55 Pages Posted: 6 Jul 2010 Last revised: 1 Aug 2014
Date Written: December 9, 2010
Prosocial lending in the form of micro-financing, small uncollateralized loans to entrepreneurs in the developing world, has recently emerged as a leading contender as a cure for world poverty. Our research investigates, in a field setting with real world and consequential data, the characteristics of borrowers that engender lending. We observe that lenders favor individual borrowers over groups or consortia of borrowers, a pattern consistent with the identifiable victim effect. They also favor borrowers that are socially proximate to themselves. Across three dimensions of social distance (gender, occupation, and first name initial) lenders prefer to give to those who are more like themselves. Finally, we discuss policy implications of these findings.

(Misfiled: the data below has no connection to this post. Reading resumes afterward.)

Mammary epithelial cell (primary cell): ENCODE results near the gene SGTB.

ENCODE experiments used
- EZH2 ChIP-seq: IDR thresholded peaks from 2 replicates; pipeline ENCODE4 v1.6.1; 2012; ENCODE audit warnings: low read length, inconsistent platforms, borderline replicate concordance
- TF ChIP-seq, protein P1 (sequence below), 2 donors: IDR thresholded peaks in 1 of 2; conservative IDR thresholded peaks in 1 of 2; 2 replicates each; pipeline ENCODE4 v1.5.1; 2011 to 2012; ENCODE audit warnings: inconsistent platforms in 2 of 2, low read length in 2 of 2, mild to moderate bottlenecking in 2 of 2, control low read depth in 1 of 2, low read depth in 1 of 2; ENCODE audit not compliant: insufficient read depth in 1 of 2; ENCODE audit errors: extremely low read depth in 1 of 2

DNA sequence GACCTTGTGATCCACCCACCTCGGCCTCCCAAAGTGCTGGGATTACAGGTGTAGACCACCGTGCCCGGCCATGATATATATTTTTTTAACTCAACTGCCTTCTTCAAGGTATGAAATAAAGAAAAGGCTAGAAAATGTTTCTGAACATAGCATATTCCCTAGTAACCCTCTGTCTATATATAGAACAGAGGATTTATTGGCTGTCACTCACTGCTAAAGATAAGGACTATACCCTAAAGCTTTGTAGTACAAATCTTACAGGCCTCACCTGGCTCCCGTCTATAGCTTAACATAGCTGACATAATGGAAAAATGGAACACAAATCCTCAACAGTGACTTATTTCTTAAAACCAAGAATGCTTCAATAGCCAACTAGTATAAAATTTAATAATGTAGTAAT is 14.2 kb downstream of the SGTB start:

Suggested Citation: Suggested Citation
Galak, Jeff and Small, Deborah A. and Stephen, Andrew T., Micro-Finance Decision Making: A Field Study of Prosocial Lending (December 9, 2010). Available at SSRN: https://ssrn.com/abstract=1634949 or http://dx.doi.org/10.2139/ssrn.1634949